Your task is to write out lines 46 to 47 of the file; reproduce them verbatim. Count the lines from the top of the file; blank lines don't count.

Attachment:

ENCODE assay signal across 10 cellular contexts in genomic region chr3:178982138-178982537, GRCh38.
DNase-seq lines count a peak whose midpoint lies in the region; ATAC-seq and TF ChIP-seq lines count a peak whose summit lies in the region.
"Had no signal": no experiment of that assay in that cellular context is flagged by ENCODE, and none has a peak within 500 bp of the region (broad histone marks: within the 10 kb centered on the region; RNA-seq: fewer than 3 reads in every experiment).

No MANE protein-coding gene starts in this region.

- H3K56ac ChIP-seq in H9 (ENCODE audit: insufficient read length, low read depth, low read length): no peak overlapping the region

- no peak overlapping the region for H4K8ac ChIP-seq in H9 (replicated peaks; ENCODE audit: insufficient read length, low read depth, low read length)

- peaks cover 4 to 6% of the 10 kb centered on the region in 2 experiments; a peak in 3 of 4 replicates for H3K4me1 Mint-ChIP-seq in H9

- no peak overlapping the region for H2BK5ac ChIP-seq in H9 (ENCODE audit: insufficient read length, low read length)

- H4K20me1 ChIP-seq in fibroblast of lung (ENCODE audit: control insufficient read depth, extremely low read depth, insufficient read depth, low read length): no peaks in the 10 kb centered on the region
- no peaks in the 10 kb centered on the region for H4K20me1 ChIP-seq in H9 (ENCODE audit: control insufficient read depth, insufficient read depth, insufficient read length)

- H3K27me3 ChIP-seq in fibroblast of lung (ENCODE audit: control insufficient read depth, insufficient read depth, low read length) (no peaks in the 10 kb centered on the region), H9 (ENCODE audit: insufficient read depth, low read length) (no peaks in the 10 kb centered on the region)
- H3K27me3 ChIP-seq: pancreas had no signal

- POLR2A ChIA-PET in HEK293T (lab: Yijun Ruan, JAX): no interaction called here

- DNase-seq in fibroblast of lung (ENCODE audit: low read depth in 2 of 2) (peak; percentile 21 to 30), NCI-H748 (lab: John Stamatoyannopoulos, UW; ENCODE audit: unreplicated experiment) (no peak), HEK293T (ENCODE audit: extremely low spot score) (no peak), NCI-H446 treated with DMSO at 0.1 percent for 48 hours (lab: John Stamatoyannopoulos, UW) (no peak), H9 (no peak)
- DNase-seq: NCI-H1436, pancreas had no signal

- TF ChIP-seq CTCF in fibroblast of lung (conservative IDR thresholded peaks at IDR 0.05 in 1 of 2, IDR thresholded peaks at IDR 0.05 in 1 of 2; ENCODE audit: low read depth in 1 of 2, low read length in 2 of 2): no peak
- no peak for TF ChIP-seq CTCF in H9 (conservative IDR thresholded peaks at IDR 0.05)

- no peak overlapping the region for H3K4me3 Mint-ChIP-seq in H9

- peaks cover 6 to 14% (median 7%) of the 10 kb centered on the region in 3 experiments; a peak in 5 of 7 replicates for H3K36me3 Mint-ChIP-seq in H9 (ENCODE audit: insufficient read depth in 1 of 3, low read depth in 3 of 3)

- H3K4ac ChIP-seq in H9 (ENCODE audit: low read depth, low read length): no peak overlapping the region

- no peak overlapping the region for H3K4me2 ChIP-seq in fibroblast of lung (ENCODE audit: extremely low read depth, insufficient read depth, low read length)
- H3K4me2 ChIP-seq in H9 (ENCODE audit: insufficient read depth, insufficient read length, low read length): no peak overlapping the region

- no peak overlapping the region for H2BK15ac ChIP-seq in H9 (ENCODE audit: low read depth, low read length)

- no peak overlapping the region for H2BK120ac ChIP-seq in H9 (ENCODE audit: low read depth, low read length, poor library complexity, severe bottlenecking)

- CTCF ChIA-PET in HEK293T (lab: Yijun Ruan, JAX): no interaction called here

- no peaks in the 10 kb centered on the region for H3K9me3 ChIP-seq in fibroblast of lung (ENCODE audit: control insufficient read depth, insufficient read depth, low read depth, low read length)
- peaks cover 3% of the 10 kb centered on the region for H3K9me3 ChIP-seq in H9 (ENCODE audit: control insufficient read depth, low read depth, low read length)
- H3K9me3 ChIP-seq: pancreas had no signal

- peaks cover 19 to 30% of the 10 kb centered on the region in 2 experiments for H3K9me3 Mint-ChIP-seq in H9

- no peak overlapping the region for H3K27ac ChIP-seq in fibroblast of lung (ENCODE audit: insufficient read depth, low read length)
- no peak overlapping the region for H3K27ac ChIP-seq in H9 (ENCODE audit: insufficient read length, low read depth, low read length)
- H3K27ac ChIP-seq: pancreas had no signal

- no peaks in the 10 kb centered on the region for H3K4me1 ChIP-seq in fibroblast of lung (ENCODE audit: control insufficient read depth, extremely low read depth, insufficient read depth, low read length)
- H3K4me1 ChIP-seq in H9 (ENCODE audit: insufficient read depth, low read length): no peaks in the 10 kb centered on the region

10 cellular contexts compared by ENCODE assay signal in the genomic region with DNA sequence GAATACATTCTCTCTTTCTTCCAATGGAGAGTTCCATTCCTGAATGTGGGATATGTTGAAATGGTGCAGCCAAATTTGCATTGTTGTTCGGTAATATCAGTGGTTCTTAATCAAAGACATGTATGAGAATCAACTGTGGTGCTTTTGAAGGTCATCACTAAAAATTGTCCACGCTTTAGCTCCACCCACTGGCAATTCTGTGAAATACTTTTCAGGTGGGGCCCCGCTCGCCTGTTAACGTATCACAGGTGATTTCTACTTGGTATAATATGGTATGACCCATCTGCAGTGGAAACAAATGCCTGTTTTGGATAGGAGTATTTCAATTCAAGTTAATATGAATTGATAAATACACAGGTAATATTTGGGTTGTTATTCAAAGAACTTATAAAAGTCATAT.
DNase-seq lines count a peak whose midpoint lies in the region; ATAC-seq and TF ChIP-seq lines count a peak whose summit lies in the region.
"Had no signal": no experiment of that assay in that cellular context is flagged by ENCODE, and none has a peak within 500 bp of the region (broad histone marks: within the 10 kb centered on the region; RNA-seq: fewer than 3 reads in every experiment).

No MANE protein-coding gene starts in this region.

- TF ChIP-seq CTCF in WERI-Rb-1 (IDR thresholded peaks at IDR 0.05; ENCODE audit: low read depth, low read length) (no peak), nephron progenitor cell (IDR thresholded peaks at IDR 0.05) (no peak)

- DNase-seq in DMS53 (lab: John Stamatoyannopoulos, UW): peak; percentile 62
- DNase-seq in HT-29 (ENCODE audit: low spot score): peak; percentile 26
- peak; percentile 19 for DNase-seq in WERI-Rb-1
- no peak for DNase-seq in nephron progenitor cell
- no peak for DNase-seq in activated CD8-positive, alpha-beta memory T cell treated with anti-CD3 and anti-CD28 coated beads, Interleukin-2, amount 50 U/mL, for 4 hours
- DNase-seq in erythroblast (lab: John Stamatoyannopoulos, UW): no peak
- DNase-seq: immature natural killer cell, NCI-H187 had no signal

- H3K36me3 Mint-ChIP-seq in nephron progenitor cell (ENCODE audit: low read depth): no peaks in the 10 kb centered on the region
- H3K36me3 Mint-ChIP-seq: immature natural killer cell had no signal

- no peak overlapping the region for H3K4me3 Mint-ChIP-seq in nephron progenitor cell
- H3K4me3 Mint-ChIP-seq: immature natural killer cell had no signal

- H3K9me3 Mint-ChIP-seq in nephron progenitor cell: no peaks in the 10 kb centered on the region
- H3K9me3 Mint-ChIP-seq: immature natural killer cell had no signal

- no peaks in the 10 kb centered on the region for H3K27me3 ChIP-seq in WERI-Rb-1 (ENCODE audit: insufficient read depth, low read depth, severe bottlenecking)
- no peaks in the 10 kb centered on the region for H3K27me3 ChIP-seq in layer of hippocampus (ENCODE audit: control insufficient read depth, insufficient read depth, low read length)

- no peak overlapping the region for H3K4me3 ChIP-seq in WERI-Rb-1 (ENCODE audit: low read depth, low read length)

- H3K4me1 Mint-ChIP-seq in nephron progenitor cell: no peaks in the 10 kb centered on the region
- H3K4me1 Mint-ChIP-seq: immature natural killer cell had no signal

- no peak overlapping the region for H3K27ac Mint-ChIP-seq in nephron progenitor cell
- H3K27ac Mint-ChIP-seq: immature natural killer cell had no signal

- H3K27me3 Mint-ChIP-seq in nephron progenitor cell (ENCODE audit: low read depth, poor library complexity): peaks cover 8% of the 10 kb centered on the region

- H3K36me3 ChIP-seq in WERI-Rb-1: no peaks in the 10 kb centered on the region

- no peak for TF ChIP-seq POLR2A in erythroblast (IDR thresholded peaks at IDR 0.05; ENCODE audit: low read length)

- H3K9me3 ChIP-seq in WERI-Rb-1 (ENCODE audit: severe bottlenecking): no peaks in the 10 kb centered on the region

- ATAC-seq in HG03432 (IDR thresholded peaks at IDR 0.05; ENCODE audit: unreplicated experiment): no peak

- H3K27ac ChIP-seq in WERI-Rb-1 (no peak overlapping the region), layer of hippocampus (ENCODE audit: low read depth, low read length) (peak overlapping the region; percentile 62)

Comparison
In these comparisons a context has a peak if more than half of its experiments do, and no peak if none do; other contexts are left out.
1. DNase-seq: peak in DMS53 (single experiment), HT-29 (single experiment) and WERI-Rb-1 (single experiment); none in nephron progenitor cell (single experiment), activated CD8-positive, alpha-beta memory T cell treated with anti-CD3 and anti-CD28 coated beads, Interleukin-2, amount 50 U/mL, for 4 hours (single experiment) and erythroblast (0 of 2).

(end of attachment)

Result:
- DNase-seq: immature natural killer cell, NCI-H187 had no signal

- H3K36me3 Mint-ChIP-seq in nephron progenitor cell (ENCODE audit: low read depth): no peaks in the 10 kb centered on the region